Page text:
vascular anomalies. And it has also been described
in congenital diaphragmatic hernia, while in
parenchymal diseases the substrate for
pulmonary hypertension is mainly functional
and there is a less extent of pathologic
vascular remodeling and muscularization. We can have an increase
in the pulmonary pressure just because there is
an increase of flow through the lungs,
even if the vascular resistance of the pulmonary
vessels is normal. This can happen in cases of
pulmonary overflow, which we might see in patients with
VSD, large ventricular septal defects, or in babies
with a large pattern ductus arteriosus. Another cause of increase
in the pulmonary pressure is related to the
increase of the pressures in the left atrium, which
is usually associated to an obstruction to the
inflow of the left ventricle, like in mitral
stenosis, or can be associated with a dysfunction
of the left ventricle. In this case, the only way to
reduce the pulmonary pressure is to fix the mitral
stenosis or to sustain the contractile function
of the left ventricle. That does improving
its function. A condition that should
be always excluded in a baby with PPHN is an
obstructed total anomalous pulmonary venous return. Point of clarification. Total anomalous pulmonary
venous return, TAPVR, refers to heart defects in which
none of the pulmonary veins are connected to
the left atrium, instead connecting to
other systemic veins or chambers of the heart. In obstructive TAPVR,
pulmonary venous drainage is also obstructed or narrowed,
making it difficult for blood to return from the
lungs to the heart. Such babies, they
present at birth, in fraught, with pulmonary
edema with a right-to-left shunt towards the ductus arteriosus
and a severe pulmonary hypertension. And an obstructed TAPVR can be
excluded if we can demonstrate with cardiac echo the
presence of at least three of the venous returns
to the left atrium. So if we put
everything in practice, we can go through a real case. We have a 41 weeks
gestational age baby who was delivered by
caesarean section because of acute fetal
distress during labor. Amniotic fluid was
stained with meconium, and the baby has been
resuscitated at birth. On ICU admission, she was
extremely desaturated, with hypotension,
a capillary refill of more than seven seconds,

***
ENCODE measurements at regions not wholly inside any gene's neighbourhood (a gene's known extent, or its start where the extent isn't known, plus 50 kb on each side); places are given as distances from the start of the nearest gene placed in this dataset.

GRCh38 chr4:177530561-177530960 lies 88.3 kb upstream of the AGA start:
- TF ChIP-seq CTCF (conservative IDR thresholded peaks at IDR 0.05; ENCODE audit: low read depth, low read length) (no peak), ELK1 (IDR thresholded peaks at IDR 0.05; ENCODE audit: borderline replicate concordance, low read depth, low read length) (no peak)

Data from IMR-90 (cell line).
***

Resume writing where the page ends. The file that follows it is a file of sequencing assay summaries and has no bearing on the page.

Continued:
and a severe respiratory and metabolic acidosis. Taking into account
of the history and looking at the chest
X-ray, the admission impression is that of a meconium aspiration
syndrome, complicated by PPHN, which was demonstrated
by a differential saturation between
the pre-ductal and the post-ductal oximeter
probe of more than 20%. Point of clarification. A diagnosis of PPHN
is usually suggested by a sustained difference in
pre- and post-ductal oxygen saturation of greater than 10%. And there is also
right pneumothorax, which is a condition often
associated with meconium aspiration syndrome. When dealing with a baby
with pulmonary hypertension, it is extremely
important to have a careful cardiac
echo assessment. Usually we look to the shunt
towards the ductus arteriosus and the foramen ovale, which
could be bi-directional, but with a prominent
right-to-left component, or exclusively right to left. And if we have a short-axis
cut of the left ventricle, we would see a
V-shaped left ventricle because of the increase
in the pressures in the right ventricle which are
displacing the interventricular septum to the left. With the use of cardiac
echo, we can also calculate the pulmonary
systolic pressure. We can calculate the difference
between the right ventricular pressure and the
right atrial pressure with the application of the
modified Bernoulli equation. So this difference would be
given by four times the square of the peak velocity of the
tricuspid regurgitation jet, which we usually see in
severe cases of PPHN. If we added to this value the
right atrial pressure, which can be estimated by the
central venous pressure, we have the pulmonary systolic
pressure, which is usually iso- or supra-systemic. So the findings in
admission at echo are a normal anatomy with
normal pulmonary venous return. So there isn’t an
obstructed total anomalous pulmonary
venous return. The PDA is big, with
a right-to-left shunt. The right atrium is distended,
with a right-to-left shunt towards the foramen ovale. DRV is dilated with a moderate
tricuspid regurgitation. We have a D-shaped
left ventricle and isosystemic pulmonary
systolic pressure. So everything is saying
to us that this baby has a severe pulmonary
hypertension. The plan on admission is
to place a chest drain, to start mechanical
ventilation, to start therapy with a pulmonary
vasodilating, and to tailor the hemodynamic support
to the needs of the baby. Please help us improve the
content by providing us with some feedback.